They have been offered services and also been punished with citations for the past two years, but dozens of habitual homeless people in Golden Gate Park have ignored both, vexing city officials who are working to remove encampments.
Though the office of Mayor Gavin Newsom, who has made homelessness one of the key issues of his administration, said the number of homeless in the park is diminishing, those on the front lines say a group of campers remains intent on staying in the park.
The Examiner accompanied a Park Patrol team — two police officers, one park ranger and one homeless outreach coordinator — as it scoured Golden Gate Park between 4:30 a.m. and 6 p.m. looking for campers. The patrol started on the eastern edge of the park at Stanyan Street, with the police Jeep pointing its bright spotlights into the bushes and other nooks and crannies where homeless people
are known to camp.
The search revealed nine sleeping transients before sunrise, but of those, seven were well-known to the team.
All were given citations, which can range from infractions such as illegal camping to misdemeanors like trespassing, but also offered food and possibly a bed for the following night. Only two talked to the Homeless Outreach Team representative on hand and they only agreed to an assessment of their needs.
“I’ve got an appointment at 1 or 11:30 or something,” Michael Theurer said. He’s almost 70 years old and said he has lived in or around the park for five years.
The citations are processed through the court system like traffic violations. They add up to a warrant if ignored. The warrants can lead to a night in jail if an officer scans the illegal camper’s ID, but the person is usually back on the street the next day, police Lt. Mary Stasko said.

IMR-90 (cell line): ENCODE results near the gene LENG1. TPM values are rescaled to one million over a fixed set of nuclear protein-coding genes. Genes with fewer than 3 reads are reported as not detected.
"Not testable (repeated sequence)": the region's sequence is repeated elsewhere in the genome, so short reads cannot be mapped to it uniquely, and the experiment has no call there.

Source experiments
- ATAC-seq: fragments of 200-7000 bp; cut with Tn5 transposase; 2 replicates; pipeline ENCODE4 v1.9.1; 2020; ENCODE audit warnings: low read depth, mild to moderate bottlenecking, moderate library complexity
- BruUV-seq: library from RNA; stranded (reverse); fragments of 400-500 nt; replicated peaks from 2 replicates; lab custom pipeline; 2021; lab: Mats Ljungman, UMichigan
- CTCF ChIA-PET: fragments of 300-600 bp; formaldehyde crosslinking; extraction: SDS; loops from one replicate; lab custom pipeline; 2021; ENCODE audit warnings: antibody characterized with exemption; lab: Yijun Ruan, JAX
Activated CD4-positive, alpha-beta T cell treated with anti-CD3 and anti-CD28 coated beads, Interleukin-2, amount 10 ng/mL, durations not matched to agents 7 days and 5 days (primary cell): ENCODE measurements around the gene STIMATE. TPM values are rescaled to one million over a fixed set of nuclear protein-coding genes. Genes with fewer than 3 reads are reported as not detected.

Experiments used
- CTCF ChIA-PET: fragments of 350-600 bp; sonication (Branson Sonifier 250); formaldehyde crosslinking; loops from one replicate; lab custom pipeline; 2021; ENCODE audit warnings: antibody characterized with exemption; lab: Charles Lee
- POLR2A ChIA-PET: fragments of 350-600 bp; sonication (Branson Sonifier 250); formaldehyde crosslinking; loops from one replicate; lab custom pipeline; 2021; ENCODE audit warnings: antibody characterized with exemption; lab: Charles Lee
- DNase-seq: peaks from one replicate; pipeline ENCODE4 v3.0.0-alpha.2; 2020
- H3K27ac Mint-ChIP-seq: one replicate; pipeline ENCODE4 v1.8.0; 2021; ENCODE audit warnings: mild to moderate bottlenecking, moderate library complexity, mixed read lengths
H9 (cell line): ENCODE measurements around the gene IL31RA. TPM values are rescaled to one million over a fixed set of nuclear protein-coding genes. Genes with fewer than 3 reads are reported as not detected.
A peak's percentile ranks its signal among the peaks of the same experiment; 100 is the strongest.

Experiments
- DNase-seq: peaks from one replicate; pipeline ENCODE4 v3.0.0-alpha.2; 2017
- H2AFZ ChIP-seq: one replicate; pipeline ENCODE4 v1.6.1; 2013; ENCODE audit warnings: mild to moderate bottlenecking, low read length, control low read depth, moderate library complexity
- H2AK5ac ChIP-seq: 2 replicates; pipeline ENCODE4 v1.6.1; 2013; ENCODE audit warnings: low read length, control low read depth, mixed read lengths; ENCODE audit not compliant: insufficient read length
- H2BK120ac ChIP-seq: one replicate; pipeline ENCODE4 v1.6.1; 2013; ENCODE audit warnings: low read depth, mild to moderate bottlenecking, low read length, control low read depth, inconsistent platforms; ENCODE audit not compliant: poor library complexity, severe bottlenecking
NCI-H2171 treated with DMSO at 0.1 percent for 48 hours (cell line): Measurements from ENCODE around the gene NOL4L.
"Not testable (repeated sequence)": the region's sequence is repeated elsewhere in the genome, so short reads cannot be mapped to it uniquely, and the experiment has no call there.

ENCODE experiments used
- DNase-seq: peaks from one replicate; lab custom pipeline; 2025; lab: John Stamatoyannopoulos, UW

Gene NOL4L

Theurer did not seem concerned about the citation.
“I’m just waiting for them to leave so I can find somewhere to go back to sleep,” he said.
Park Ranger Robert Brigham does patrols five mornings a week and knows Theurer.
When the program first started, officials cited 175 to 200 campers a week, but now it’s down to about 25 per week, according to the Mayor’s Office.
“But the ones who are left are usually the hard-core homeless,” Stasko said.
In a move to have more time to tackle the issue of those who will not stop sleeping in the park, Recreation and Park Department General Manager Phil Ginsburg said he wants to extend the efforts for an extra half-hour every morning.
“It’s definitely one of our more vexing challenges,” he said.
But two officers from the Park Police Station, which is mere footsteps away from where three transients were cited that morning, find and cite illegal campers every day, Stasko said.
“It’s like moving vegetables around on a plate,” she said. “We do it enough and they say, ‘What the heck? I’m going somewhere else.’ And they move to somewhere else in the park or another one entirely.”
There is a “grab bag” of infractions and misdemeanors that can be issued to illegal campers that typically cost about $75 to $100, according to Brian Buckelew, a spokesman for District Attorney Kamala Harris. Punishment is not a priority, he said. The idea is to leverage the citations to get the transients help, and to keep a safe environment in city parks.
- Consumption of alcohol in a park
- Public nuisance
- Public intoxication
Source: District Attorney’s Office